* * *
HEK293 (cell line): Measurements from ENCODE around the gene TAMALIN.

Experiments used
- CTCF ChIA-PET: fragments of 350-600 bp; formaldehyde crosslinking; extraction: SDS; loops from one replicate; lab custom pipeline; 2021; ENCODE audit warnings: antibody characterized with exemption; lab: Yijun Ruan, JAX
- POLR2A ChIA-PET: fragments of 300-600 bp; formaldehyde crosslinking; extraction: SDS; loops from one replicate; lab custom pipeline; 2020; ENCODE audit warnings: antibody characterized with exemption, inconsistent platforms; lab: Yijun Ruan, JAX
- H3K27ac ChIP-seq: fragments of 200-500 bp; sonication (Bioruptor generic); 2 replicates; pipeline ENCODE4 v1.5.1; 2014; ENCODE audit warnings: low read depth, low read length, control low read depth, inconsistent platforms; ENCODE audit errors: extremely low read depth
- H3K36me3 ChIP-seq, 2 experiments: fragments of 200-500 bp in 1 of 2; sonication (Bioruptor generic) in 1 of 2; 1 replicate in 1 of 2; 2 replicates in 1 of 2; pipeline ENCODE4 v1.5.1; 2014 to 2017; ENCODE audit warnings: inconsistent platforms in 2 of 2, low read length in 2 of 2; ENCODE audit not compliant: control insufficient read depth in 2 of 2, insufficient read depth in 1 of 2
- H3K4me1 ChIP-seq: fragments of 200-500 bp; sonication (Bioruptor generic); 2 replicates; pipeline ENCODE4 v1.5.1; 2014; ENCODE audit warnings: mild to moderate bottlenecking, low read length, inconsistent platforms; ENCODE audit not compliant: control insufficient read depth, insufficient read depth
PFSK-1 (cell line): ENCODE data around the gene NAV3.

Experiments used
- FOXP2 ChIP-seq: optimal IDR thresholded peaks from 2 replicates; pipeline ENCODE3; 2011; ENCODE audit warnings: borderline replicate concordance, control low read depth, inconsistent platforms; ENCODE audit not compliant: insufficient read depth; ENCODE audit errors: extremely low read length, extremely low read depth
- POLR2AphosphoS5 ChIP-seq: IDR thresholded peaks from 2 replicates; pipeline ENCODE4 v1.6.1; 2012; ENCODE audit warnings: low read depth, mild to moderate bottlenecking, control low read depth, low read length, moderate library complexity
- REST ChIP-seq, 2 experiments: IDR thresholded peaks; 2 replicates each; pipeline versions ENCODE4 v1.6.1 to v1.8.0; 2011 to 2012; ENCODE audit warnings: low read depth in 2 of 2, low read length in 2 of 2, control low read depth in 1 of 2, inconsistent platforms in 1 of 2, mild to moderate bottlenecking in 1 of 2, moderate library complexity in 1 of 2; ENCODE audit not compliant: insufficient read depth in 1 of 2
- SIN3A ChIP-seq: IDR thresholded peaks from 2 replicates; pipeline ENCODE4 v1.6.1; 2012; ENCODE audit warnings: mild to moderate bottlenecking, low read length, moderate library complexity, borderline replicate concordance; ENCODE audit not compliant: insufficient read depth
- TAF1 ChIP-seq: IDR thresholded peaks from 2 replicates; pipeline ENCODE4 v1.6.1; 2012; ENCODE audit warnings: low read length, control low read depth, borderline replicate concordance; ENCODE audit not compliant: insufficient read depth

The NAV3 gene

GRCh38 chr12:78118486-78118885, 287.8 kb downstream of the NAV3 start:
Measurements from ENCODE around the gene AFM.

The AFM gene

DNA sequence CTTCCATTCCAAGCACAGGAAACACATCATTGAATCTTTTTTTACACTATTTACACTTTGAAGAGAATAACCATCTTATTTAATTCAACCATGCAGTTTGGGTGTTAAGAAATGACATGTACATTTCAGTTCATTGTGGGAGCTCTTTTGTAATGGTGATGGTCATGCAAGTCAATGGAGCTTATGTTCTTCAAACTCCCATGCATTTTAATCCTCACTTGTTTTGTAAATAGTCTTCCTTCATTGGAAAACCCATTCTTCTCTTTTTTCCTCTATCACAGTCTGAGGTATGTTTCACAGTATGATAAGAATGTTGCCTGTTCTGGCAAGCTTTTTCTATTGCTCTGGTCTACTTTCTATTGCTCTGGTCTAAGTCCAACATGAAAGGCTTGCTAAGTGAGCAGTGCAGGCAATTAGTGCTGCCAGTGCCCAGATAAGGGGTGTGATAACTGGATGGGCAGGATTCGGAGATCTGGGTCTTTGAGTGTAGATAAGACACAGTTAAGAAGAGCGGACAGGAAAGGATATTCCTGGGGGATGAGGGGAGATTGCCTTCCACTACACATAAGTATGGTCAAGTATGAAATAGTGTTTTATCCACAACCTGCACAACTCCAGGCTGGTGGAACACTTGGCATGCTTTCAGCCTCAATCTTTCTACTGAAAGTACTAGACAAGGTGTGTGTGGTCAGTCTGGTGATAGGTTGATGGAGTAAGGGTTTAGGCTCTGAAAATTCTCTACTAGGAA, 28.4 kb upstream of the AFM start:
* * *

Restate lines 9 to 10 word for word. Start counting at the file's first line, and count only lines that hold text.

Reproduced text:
Experiments used
- FOXP2 ChIP-seq: optimal IDR thresholded peaks from 2 replicates; pipeline ENCODE3; 2011; ENCODE audit warnings: borderline replicate concordance, control low read depth, inconsistent platforms; ENCODE audit not compliant: insufficient read depth; ENCODE audit errors: extremely low read length, extremely low read depth